With survivorship life insurance, clients can insure two people under one contract and use proceeds to meet wealth replacement and charitable giving goals. Long term care insurance can preserve assets while paying extraordinary care expenses; and disability income insurance can keep retirement savings intact if they are unable to work. Adequate health care and homeowners’ coverage are also critical.

? Promote the gift of permanent life insurance. Encourage clients to give children and grandchildren permanent life insurance policies for weddings, graduations and birthday gifts. Family members can use the cash value or death benefit to help pay for college, make a home down payment or take advantage of a business opportunity. These gifts will increase in value over time, grow on a tax-favored basis and protect a child’s future insurability. Clients can use a lump-sum gift to purchase a policy or make scheduled premium payments.

? Position annuities as tools for creating retirement income and transferring wealth to heirs. Familiarize clients with payout options that can benefit surviving spouses and family members. Let them know about guaranteed death benefits, guaranteed payments for life and payments for the lives of heirs. For couples, show how joint and survivor annuities can create income streams for the lifetimes of both partners.

? Discuss the estate planning benefits of inherited IRAs and Roth IRAs. Whether clients are inheriting retirement accounts themselves or want to pass theirs onto heirs, they can leverage a “stretch” IRA strategy which allows “non-spouse” beneficiaries to stretch distributions from inherited retirement plan assets over their lifetimes. This approach stretches out the tax bite, lengthens the time that earnings grow tax-deferred and increases the value of the inheritance. With Roth IRAs, clients can create tax-free legacies for their heirs.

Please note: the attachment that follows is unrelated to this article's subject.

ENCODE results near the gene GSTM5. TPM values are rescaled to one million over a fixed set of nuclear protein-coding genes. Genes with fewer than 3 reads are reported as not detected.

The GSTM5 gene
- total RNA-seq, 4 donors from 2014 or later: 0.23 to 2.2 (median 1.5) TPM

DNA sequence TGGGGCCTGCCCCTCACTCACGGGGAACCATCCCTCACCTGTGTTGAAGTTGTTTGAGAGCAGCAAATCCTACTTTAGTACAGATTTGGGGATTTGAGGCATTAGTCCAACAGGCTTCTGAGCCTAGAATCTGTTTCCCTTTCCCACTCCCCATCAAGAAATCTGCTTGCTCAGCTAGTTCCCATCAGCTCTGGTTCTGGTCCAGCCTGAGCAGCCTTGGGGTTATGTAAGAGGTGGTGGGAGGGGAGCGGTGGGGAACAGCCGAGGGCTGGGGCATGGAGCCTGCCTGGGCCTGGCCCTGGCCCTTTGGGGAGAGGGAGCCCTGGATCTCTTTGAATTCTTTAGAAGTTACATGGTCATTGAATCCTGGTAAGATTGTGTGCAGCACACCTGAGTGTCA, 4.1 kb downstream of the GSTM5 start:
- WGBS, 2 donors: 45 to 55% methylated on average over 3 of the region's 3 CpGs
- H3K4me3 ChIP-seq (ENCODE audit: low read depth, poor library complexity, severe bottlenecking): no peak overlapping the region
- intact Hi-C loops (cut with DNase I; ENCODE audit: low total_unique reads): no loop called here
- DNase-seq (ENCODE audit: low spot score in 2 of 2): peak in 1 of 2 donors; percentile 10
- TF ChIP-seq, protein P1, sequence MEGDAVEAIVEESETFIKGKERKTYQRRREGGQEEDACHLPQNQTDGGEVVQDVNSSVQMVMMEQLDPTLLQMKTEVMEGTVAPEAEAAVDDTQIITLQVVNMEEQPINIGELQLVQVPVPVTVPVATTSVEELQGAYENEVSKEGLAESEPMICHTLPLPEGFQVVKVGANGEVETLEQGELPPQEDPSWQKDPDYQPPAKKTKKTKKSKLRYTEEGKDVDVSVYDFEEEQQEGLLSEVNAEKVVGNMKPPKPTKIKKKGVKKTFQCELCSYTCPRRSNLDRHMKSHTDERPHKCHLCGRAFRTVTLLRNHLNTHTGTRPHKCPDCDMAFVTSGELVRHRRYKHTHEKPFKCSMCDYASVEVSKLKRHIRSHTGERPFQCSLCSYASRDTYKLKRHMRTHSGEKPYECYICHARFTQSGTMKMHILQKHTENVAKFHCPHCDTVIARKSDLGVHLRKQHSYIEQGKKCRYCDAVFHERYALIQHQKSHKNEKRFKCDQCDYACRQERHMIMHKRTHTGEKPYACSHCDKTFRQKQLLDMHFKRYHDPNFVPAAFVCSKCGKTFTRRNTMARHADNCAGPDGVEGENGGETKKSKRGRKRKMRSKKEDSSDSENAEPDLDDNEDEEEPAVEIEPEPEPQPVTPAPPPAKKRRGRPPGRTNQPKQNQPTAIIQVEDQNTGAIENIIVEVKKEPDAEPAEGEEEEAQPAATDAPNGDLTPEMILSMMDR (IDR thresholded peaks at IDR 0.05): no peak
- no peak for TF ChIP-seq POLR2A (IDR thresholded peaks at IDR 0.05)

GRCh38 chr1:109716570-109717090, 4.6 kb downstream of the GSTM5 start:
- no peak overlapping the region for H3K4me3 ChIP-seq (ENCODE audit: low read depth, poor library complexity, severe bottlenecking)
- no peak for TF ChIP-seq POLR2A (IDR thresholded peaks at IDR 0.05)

? Help clients achieve multiple legacy goals with charitable and life insurance trusts. When clients donate their assets through charitable trusts, these assets are permanently removed from their estates. However, they can replace this wealth through irrevocable life insurance trusts. With an ILIT, your client invests in a life insurance policy that is equal in value to the amount to be passed to charity. The policy is held in trust and distributed free of income tax to heirs upon the client’s death.

? Help clients realize their giving goals by naming charities as beneficiaries of traditional IRAs, annuities and insurance policies. There are many benefits to naming charities as beneficiaries on these accounts, including income and estate tax advantages. However, you will want to work closely with clients’ tax and legal advisors on these strategies and follow regulations carefully to implement them.

The financial future starts today

Planning for retirement income and financial legacies go hand in hand. You can ensure that your clients’ assets go to the individuals and organizations that are most important to them while making the most of their assets and minimizing future tax liabilities. This will position you as an expert financial resource with clients and their heirs and enable you to forge relationships with your next generation of clients.

Ann Koplin is the director of annuity product marketing for Thrivent Financial in Minneapolis, Minn. You may send comments to her at ann.koplin@thrivent.com